Applications of Phylin (Part 3 of 3)

7 minute read

This is the last post of a series of 3 dedicated to phylin. The idea was to show different uses of phylin that would go beyond the typical application of the method as detailed in the publications. This time I will be using a Jaccard distance matrix instead of a typical genetic distance matrix with phylin. This will allow to map a contact zone without recurring to habitat or niche modeling.

Some background

In the previous posts and in the examples given in the two articles we used a genetic distance matrix with phylin. This follows our original intention with the method that was related to mapping genetic differentiation with only a genetic distance matrix and spatial locations as input. Later we allowed different models of spatial isolation to interact with the method. But… Could we use other metric of differentiation rather than genetic?

The Jaccard index measures the similarity between two sets by relating the elements that are common to both sets to the total elements. A value between 0 and 1 is obtained indicating low to high similarity. The Jaccard distance measures the dissimilarity between the sets. It is the complement of the index (1 - Jaccard index), thus, low values indicate high similarity.

The idea behind this example is to analyze the possible extent of the area where two species co-occur. The data we will be needing are the precise observations of each species. As in the previous threads in this topic, we will simulate some data.

Needed packages

In this example we will be using two other packages along with the last version of phylin. We will need the package raster that complements well the phylin for displaying and raster calculation purposes and the package philentropy that provides functions to calculate multiple similarity metrics.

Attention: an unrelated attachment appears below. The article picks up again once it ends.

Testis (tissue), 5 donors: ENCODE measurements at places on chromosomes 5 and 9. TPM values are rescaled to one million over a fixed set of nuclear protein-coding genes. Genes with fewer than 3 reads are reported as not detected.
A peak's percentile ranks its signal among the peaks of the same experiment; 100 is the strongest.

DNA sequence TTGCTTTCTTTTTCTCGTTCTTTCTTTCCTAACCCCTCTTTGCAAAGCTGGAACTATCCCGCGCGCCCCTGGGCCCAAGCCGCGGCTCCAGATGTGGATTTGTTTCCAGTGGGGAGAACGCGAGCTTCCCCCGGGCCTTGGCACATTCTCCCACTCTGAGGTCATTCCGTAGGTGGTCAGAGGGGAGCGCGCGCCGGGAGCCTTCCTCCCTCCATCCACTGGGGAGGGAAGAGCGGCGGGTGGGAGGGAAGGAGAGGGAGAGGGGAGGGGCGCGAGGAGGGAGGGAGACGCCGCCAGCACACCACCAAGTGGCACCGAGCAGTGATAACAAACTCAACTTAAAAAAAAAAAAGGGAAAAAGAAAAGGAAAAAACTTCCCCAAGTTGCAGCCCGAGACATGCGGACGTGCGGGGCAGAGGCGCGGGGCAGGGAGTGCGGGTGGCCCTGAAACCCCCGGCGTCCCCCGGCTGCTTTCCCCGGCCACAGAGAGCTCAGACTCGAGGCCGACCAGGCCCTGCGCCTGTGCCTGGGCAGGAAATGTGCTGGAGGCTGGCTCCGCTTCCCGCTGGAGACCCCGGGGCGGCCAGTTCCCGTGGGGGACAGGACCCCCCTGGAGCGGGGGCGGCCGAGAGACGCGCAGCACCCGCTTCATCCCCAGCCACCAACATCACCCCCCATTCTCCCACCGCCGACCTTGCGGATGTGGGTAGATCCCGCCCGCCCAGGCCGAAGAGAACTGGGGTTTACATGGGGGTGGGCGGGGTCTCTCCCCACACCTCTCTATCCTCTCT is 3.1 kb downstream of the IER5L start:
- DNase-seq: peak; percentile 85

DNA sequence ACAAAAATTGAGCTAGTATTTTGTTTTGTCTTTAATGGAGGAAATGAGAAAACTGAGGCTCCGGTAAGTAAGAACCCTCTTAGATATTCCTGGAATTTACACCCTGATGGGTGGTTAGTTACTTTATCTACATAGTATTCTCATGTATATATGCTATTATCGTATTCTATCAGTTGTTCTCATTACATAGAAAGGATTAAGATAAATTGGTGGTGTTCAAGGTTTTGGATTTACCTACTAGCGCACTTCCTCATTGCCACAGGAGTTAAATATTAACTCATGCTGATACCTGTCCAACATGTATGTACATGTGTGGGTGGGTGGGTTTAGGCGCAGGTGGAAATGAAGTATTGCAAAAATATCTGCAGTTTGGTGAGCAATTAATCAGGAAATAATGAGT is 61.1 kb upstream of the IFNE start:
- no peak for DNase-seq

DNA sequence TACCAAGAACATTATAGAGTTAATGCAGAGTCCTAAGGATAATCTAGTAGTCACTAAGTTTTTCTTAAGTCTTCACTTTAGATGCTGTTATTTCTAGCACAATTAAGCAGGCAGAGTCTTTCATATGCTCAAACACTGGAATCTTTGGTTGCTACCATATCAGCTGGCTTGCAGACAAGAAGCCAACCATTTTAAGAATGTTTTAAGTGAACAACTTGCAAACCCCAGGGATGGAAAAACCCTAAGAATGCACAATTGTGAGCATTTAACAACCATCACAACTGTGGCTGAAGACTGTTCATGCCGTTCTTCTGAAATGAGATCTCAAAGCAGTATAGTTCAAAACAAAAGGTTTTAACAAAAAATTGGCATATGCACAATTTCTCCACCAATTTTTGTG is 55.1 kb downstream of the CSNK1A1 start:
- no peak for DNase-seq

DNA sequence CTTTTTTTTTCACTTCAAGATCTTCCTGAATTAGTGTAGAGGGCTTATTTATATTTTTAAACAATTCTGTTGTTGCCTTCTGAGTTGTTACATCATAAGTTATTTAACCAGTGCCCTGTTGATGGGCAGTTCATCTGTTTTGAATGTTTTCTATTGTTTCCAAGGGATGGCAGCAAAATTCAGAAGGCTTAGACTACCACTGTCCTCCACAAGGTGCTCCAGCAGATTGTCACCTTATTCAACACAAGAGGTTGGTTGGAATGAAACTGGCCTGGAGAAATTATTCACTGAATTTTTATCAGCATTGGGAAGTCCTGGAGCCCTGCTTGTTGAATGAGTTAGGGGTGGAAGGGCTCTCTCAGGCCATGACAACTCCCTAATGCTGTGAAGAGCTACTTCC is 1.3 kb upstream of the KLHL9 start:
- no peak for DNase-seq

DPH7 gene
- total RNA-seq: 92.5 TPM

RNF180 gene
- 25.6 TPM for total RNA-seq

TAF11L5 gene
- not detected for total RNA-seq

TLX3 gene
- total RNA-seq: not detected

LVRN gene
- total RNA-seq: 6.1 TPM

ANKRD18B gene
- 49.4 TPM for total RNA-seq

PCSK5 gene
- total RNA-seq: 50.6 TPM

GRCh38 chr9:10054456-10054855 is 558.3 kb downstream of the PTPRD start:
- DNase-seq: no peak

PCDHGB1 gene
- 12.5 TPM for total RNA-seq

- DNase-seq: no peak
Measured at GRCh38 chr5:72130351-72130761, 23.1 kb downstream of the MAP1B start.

I’ve also set the seed so you should get the same results as shown here.

Simulated data

We need to simulate the presence locations for two species that share a contact zone. We will randomly generate 50 coordinate pairs for each species based on the normal distribution. The first species is on the left side, so the mean X value is -500 and for the second species is +500. A standard deviation of 500 will generate enough spread for both species to contact around the horizontal middle of the extent.

sp1 <- data.frame(x=rnorm(50, -500, 500),
                  y=rnorm(50, 0, 500),
sp2 <- data.frame(x=rnorm(50, +500, 500),
                  y=rnorm(50, 0, 500),
sp <- rbind(sp1, sp2)

We are defining our study area based on the extreme locations of the species. For that, we will create a raster defining the study area with a spatial resolution of 100. Maybe it makes more sense with spatial units, so, let’s say that our unit of choice is the meter. It makes the pixel in our raster represent a square with a 100m side. The spatial resolution is important as should be carefully chosen as it is defining the area of sampling: if two observations of different species are in the same pixel, than we define it as sympatric.

To create the rasters we need to provide an extent and some values to store. The extent, as said, is defined by the min/max coordinate values plus an offset to add an extra pixel around. The values we provide are sequential integers, so they also serve the purpose of identification each pixel.

res <- 100
rst <- raster(xmn=min(sp$x)-res, xmx=max(sp$x)+res,
              ymn=min(sp$y)-res, ymx=max(sp$y)+res,
rst[] <- 1:length(rst)

So, let’s plot the data to get a better idea of our system.

points(sp$x, sp$y, pch=ifelse(sp$sp == "sp1", 1, 2))
legend("topright", pch=1:2, legend=c("sp1", "sp2"))


Distance matrices

We have now to produce the distance matrices. In this example will be using Jaccard distance instead of the genetic distance. We need to compare species composition in one pixel against another and do this for all pairs of pixels with species data.

sp$sites <- extract(rst, sp[,1:2])
occ.sp <- xtabs( ~ sites + sp, sp) > 0
jac.dist <- distance(occ.sp, method="jaccard")
dimnames(jac.dist) <- list(rownames(occ.sp), rownames(occ.sp))